Originally posted by CruisinGA View Post
                            Not a bad idea, but I'd be concerned about sucking air through the bleeder threads once you've cracked them. Might work OK but what the OP posted is simple enough so I'd stick with that and have a better chance of keeping air out.
                            I bought the hand held vacuum pump so I could bleed my trailer brakes by myself, but after still seeing air bubbles in the line after 2 bottles of fluid, I knew that I was pulling air around the threads. Being OCD, I did it the old fashion way and got my wife to operate the bleeders while I worked the actuator. All you need is a screw driver...and a wife who doesn't mind laying under the trailer.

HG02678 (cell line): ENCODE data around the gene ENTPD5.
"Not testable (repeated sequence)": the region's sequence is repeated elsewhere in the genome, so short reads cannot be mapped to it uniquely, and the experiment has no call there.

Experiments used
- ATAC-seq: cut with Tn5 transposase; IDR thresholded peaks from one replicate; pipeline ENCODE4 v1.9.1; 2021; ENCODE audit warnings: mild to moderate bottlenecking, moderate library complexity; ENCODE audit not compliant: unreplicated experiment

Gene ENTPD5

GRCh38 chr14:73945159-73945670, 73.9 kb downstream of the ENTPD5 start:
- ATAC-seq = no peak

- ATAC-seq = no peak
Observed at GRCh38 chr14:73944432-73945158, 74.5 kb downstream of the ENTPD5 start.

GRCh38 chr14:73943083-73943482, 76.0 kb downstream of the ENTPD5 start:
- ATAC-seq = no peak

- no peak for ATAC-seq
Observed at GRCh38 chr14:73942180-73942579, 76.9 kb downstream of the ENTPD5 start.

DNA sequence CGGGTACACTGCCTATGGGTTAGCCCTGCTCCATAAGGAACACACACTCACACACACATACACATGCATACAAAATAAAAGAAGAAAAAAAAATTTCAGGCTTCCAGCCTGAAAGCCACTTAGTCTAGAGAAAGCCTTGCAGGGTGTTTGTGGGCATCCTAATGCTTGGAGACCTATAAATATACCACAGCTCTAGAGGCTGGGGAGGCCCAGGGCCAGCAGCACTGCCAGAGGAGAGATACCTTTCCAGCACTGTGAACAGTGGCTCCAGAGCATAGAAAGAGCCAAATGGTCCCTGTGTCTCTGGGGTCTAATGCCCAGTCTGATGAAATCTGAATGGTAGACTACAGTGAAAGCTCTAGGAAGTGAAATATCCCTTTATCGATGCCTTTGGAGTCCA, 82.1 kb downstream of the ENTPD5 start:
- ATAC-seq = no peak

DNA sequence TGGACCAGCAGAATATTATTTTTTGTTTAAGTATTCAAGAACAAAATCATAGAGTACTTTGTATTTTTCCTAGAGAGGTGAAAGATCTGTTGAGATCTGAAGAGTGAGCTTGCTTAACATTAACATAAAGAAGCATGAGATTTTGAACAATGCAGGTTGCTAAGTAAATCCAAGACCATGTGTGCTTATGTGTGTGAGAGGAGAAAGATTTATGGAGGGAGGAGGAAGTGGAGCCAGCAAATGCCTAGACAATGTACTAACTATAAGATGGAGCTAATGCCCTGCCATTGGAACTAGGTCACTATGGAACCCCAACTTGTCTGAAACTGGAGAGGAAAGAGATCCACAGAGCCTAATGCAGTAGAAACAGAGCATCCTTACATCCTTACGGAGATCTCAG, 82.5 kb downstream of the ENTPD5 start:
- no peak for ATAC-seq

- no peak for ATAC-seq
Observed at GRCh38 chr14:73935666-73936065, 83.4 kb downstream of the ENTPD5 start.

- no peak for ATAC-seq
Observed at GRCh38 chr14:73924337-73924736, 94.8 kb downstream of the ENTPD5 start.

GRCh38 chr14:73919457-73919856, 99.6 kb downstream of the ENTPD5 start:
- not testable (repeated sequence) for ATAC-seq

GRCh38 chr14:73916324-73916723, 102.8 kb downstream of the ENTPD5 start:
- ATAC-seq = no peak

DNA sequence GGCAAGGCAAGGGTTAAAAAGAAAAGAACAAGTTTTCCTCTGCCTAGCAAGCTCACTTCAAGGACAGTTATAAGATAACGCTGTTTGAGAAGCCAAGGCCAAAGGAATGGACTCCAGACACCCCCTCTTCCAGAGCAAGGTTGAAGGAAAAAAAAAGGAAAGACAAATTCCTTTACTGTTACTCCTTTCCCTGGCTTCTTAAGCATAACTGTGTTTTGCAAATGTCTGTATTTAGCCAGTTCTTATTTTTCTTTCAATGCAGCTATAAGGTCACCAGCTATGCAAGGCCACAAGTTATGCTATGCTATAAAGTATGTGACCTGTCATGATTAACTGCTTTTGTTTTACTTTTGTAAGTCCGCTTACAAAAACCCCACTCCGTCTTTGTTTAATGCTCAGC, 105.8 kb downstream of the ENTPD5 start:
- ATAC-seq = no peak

“You realize your odds of winning the lottery are the same as being mauled by a polar bear and a regular bear in the same day”….E-Trade Baby.

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                            • #15
                              If your brake system doesn't leak today there is no way a pressure bleed system will introduce air through a fitting.

                              You are pushing the fluid out, just like it does when you apply the tounge. No risk of air entry!